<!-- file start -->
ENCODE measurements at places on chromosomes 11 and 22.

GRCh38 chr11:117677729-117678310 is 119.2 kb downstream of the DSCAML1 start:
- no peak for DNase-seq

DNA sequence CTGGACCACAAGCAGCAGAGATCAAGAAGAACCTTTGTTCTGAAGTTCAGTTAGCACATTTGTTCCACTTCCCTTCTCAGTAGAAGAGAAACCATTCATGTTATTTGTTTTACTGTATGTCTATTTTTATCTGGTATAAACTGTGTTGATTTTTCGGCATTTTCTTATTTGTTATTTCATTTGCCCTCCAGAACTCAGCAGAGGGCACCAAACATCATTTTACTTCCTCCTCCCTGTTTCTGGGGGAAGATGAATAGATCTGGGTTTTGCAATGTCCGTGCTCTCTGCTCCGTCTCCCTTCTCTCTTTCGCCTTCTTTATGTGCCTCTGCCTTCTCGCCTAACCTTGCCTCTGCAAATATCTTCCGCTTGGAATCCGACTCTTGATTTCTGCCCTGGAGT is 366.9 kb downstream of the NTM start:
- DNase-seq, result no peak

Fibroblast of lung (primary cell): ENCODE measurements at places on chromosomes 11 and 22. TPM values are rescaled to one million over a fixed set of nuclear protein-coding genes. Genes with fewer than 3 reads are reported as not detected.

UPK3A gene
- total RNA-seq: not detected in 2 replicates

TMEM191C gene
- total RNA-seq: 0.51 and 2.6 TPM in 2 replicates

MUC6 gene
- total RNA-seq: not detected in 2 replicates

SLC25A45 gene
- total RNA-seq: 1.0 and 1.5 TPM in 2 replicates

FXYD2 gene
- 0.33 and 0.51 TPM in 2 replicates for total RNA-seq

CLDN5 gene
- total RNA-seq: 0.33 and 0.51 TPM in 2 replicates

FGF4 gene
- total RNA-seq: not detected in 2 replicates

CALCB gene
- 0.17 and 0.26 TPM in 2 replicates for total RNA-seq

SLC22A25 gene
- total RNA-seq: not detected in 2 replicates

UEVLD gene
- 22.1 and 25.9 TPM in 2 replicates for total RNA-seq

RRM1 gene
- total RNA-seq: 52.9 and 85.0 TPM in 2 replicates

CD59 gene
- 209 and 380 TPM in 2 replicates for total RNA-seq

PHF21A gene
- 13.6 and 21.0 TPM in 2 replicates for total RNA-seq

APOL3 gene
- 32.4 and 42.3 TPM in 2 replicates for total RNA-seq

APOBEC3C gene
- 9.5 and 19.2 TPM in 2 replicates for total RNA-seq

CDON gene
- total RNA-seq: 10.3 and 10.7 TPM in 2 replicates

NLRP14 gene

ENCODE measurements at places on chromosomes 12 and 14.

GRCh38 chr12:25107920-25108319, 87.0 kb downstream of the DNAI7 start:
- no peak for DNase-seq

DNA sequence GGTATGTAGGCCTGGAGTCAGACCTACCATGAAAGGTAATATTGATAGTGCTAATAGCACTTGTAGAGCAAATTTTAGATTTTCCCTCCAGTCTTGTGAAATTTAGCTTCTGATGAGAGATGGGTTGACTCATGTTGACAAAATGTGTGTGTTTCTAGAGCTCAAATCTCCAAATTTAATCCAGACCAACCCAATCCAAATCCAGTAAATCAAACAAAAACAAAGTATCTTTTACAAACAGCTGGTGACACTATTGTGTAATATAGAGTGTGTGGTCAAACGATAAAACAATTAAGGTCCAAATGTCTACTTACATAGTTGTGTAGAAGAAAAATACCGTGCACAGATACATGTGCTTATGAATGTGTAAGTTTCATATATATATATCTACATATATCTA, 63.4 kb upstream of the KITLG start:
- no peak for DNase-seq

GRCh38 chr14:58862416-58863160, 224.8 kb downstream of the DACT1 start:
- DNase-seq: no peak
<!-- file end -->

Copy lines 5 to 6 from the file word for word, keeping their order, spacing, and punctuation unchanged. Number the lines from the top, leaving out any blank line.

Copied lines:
- DNase-seq, result no peak

Fibroblast of lung (primary cell): ENCODE measurements at places on chromosomes 11 and 22. TPM values are rescaled to one million over a fixed set of nuclear protein-coding genes. Genes with fewer than 3 reads are reported as not detected.